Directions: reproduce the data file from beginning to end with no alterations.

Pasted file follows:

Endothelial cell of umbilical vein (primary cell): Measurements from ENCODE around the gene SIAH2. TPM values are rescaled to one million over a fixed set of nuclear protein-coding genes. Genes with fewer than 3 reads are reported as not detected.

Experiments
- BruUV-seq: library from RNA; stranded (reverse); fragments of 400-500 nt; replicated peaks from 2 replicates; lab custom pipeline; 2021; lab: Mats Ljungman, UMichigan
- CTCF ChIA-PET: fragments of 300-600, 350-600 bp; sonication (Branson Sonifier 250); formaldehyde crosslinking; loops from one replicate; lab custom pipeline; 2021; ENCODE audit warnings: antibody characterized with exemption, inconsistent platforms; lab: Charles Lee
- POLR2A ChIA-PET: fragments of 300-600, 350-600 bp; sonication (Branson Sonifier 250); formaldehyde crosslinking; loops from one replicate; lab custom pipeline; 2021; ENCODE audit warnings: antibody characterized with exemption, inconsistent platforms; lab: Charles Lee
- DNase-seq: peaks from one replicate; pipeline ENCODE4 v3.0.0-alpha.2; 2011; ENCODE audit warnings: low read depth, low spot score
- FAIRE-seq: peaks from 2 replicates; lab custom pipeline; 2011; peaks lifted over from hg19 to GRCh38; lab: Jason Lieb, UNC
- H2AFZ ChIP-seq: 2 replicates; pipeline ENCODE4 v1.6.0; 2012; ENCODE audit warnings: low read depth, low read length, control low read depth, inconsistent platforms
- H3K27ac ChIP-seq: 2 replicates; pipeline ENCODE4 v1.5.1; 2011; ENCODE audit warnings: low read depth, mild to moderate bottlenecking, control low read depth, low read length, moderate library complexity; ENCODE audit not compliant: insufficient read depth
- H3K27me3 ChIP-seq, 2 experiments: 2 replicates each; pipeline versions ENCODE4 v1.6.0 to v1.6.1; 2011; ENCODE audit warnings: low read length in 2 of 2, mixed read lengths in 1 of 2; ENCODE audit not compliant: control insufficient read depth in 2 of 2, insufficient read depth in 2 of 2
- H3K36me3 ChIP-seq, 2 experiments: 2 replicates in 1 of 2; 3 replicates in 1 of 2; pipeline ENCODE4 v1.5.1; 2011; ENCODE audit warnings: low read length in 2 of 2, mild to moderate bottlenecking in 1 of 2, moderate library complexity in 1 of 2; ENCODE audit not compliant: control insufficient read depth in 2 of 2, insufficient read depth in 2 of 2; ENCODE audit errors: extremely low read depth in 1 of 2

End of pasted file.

Endothelial cell of umbilical vein (primary cell): Measurements from ENCODE around the gene SIAH2. TPM values are rescaled to one million over a fixed set of nuclear protein-coding genes. Genes with fewer than 3 reads are reported as not detected.

Experiments
- BruUV-seq: library from RNA; stranded (reverse); fragments of 400-500 nt; replicated peaks from 2 replicates; lab custom pipeline; 2021; lab: Mats Ljungman, UMichigan
- CTCF ChIA-PET: fragments of 300-600, 350-600 bp; sonication (Branson Sonifier 250); formaldehyde crosslinking; loops from one replicate; lab custom pipeline; 2021; ENCODE audit warnings: antibody characterized with exemption, inconsistent platforms; lab: Charles Lee
- POLR2A ChIA-PET: fragments of 300-600, 350-600 bp; sonication (Branson Sonifier 250); formaldehyde crosslinking; loops from one replicate; lab custom pipeline; 2021; ENCODE audit warnings: antibody characterized with exemption, inconsistent platforms; lab: Charles Lee
- DNase-seq: peaks from one replicate; pipeline ENCODE4 v3.0.0-alpha.2; 2011; ENCODE audit warnings: low read depth, low spot score
- FAIRE-seq: peaks from 2 replicates; lab custom pipeline; 2011; peaks lifted over from hg19 to GRCh38; lab: Jason Lieb, UNC
- H2AFZ ChIP-seq: 2 replicates; pipeline ENCODE4 v1.6.0; 2012; ENCODE audit warnings: low read depth, low read length, control low read depth, inconsistent platforms
- H3K27ac ChIP-seq: 2 replicates; pipeline ENCODE4 v1.5.1; 2011; ENCODE audit warnings: low read depth, mild to moderate bottlenecking, control low read depth, low read length, moderate library complexity; ENCODE audit not compliant: insufficient read depth
- H3K27me3 ChIP-seq, 2 experiments: 2 replicates each; pipeline versions ENCODE4 v1.6.0 to v1.6.1; 2011; ENCODE audit warnings: low read length in 2 of 2, mixed read lengths in 1 of 2; ENCODE audit not compliant: control insufficient read depth in 2 of 2, insufficient read depth in 2 of 2
- H3K36me3 ChIP-seq, 2 experiments: 2 replicates in 1 of 2; 3 replicates in 1 of 2; pipeline ENCODE4 v1.5.1; 2011; ENCODE audit warnings: low read length in 2 of 2, mild to moderate bottlenecking in 1 of 2, moderate library complexity in 1 of 2; ENCODE audit not compliant: control insufficient read depth in 2 of 2, insufficient read depth in 2 of 2; ENCODE audit errors: extremely low read depth in 1 of 2